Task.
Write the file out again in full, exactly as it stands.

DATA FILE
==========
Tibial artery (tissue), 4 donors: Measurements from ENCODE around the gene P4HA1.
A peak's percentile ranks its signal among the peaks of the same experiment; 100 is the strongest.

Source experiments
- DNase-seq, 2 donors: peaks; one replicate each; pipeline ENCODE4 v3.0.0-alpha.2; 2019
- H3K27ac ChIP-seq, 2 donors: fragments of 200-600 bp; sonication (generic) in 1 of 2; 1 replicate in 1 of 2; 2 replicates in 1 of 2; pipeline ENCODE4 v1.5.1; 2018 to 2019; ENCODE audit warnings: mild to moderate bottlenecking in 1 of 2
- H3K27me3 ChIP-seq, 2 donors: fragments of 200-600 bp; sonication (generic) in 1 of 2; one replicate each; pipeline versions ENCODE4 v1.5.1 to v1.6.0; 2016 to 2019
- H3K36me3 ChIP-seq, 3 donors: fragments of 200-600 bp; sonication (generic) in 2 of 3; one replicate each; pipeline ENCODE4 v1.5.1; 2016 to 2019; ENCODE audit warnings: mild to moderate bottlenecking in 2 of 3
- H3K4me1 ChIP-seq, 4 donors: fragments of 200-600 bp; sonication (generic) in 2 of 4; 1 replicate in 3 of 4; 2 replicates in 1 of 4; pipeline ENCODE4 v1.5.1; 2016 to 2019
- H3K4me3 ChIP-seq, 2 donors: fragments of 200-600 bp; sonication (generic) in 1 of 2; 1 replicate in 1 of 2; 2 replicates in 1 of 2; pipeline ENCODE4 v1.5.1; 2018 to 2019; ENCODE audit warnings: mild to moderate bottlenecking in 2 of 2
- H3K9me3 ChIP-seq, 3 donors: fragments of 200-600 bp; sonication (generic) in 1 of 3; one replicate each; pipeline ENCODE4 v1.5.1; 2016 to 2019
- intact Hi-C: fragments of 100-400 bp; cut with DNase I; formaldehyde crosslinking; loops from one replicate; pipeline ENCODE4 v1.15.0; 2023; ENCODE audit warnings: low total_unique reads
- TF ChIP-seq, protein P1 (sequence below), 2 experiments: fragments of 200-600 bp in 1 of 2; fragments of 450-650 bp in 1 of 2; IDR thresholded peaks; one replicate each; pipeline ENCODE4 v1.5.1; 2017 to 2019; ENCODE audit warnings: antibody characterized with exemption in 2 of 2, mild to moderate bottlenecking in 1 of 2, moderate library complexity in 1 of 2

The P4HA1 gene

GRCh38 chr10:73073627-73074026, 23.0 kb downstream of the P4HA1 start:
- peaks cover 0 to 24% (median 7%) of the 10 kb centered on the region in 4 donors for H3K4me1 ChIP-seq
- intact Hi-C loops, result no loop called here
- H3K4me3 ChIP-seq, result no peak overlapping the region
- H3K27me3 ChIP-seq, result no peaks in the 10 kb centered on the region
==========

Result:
Tibial artery (tissue), 4 donors: Measurements from ENCODE around the gene P4HA1.
A peak's percentile ranks its signal among the peaks of the same experiment; 100 is the strongest.

Source experiments
- DNase-seq, 2 donors: peaks; one replicate each; pipeline ENCODE4 v3.0.0-alpha.2; 2019
- H3K27ac ChIP-seq, 2 donors: fragments of 200-600 bp; sonication (generic) in 1 of 2; 1 replicate in 1 of 2; 2 replicates in 1 of 2; pipeline ENCODE4 v1.5.1; 2018 to 2019; ENCODE audit warnings: mild to moderate bottlenecking in 1 of 2
- H3K27me3 ChIP-seq, 2 donors: fragments of 200-600 bp; sonication (generic) in 1 of 2; one replicate each; pipeline versions ENCODE4 v1.5.1 to v1.6.0; 2016 to 2019
- H3K36me3 ChIP-seq, 3 donors: fragments of 200-600 bp; sonication (generic) in 2 of 3; one replicate each; pipeline ENCODE4 v1.5.1; 2016 to 2019; ENCODE audit warnings: mild to moderate bottlenecking in 2 of 3
- H3K4me1 ChIP-seq, 4 donors: fragments of 200-600 bp; sonication (generic) in 2 of 4; 1 replicate in 3 of 4; 2 replicates in 1 of 4; pipeline ENCODE4 v1.5.1; 2016 to 2019
- H3K4me3 ChIP-seq, 2 donors: fragments of 200-600 bp; sonication (generic) in 1 of 2; 1 replicate in 1 of 2; 2 replicates in 1 of 2; pipeline ENCODE4 v1.5.1; 2018 to 2019; ENCODE audit warnings: mild to moderate bottlenecking in 2 of 2
- H3K9me3 ChIP-seq, 3 donors: fragments of 200-600 bp; sonication (generic) in 1 of 3; one replicate each; pipeline ENCODE4 v1.5.1; 2016 to 2019
- intact Hi-C: fragments of 100-400 bp; cut with DNase I; formaldehyde crosslinking; loops from one replicate; pipeline ENCODE4 v1.15.0; 2023; ENCODE audit warnings: low total_unique reads
- TF ChIP-seq, protein P1 (sequence below), 2 experiments: fragments of 200-600 bp in 1 of 2; fragments of 450-650 bp in 1 of 2; IDR thresholded peaks; one replicate each; pipeline ENCODE4 v1.5.1; 2017 to 2019; ENCODE audit warnings: antibody characterized with exemption in 2 of 2, mild to moderate bottlenecking in 1 of 2, moderate library complexity in 1 of 2

The P4HA1 gene

GRCh38 chr10:73073627-73074026, 23.0 kb downstream of the P4HA1 start:
- peaks cover 0 to 24% (median 7%) of the 10 kb centered on the region in 4 donors for H3K4me1 ChIP-seq
- intact Hi-C loops, result no loop called here
- H3K4me3 ChIP-seq, result no peak overlapping the region
- H3K27me3 ChIP-seq, result no peaks in the 10 kb centered on the region